In 1955, a diver and explorer named Teddy Tucker was diving off of the coast of Bermuda when he discovered a Spanish shipwreck. The shipwreck is today thought to be that of the San Pedro, a sunken treasure galleon that was full to the gills with gold and other valuables. Among the valuables was one masterpiece, an item so gorgeous that it made the other amassed treasures pale by comparison: a large, 22-carat golden cross, inlaid with emeralds.
The stunning piece would be worth around $2 million today and was sold to the island of Bermuda to be displayed in a museum. Speaking on the expedition during which he discovered the cross, Tucker wrote in an autobiography: “When the debris settled, my eyes fell on a gold cross, lying face down in the sand. I picked it up and turned it over.
“Awestruck, I counted the large green emeralds on its face. There were seven of them, each as big as a musket ball. From small rings on the arms of the cross hung tiny gold nails, representing the nails in Christ’s hands, and at the foot was the ring for a third, which had been lost. The ornate carving, while beautiful, was somewhat crude, indicating that Indians had made the cross. It remains my most treasured discovery.”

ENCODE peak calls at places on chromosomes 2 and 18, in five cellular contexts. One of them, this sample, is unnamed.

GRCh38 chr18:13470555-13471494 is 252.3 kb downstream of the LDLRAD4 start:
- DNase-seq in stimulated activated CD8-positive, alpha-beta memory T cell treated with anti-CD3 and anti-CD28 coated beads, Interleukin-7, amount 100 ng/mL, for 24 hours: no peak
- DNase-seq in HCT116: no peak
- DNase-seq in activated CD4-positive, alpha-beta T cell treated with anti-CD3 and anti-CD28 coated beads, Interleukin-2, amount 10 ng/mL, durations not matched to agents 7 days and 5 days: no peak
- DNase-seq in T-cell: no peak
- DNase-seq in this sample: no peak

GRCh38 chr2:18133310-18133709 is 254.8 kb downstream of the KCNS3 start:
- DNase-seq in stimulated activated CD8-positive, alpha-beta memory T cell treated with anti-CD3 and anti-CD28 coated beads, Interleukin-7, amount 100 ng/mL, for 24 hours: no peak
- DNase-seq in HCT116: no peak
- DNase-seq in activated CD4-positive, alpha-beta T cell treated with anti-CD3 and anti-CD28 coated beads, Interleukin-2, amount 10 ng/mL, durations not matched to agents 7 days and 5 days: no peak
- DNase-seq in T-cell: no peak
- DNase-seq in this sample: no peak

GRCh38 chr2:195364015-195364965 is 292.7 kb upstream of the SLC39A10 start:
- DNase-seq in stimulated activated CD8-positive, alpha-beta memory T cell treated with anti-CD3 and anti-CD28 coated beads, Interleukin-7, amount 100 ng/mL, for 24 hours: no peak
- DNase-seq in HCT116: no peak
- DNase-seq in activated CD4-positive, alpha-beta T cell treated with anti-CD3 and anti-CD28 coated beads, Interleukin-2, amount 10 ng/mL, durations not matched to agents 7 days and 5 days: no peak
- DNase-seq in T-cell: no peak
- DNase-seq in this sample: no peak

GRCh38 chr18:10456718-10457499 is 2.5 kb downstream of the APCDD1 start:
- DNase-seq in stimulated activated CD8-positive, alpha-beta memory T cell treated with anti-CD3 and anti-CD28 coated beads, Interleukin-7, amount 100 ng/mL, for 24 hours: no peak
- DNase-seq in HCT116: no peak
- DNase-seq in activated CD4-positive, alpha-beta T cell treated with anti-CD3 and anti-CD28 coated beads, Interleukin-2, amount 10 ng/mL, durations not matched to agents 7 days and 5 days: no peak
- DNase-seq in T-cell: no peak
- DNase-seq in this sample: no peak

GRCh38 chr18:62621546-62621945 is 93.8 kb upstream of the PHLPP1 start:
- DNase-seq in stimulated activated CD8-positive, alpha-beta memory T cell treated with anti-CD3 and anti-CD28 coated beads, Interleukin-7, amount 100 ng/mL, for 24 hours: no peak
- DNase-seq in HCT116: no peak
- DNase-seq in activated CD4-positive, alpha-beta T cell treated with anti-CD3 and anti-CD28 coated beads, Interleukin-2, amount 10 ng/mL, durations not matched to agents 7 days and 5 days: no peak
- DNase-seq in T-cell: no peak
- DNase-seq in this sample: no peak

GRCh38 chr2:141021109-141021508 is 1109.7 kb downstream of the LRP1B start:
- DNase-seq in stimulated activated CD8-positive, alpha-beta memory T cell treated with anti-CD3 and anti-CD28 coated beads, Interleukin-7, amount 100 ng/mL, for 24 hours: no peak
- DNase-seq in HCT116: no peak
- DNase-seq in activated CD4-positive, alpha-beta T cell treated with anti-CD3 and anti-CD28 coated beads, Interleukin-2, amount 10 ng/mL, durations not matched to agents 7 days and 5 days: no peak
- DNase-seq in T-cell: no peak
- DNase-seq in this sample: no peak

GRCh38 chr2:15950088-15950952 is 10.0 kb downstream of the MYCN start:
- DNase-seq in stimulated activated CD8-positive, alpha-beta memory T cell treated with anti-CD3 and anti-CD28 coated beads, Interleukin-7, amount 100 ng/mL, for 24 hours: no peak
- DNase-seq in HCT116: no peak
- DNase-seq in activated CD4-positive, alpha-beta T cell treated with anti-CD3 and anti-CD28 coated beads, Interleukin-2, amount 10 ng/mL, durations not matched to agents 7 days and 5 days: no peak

From 1955 through at the latest 1975, the cross was on display in a museum in Bermuda. However, in early 1975, to commemorate the opening of the Bermuda Maritime Museum, Queen Elizabeth II and Prince Philip were scheduled to visit the island and see the cross themselves. It was discovered while preparing for this visit that the cross had been stolen at some point in the intervening 20 years and replaced with a replica.
Having been originally on display at the Bermuda Aquarium, Museum & Zoo where Tucker worked as a young man, the cross was moved to the new museum in advance of the royal visit. When Tucker himself went to move the cross into a new display case, he realized that it was, in fact, a plastic fake, not the priceless artifact he had recovered from the deep.
The cross was likely stolen by experienced thieves who were careful enough to leave a convincing fake behind to cover their tracks. Experts believe the cross was not sold as a whole piece, as it would be instantly recognizable. Instead, it is either in a private collection, hidden from all prying eyes, or was broken down and sold for the raw value of the emeralds and gold that once comprised it. However, with no leads, the truth will likely never be known.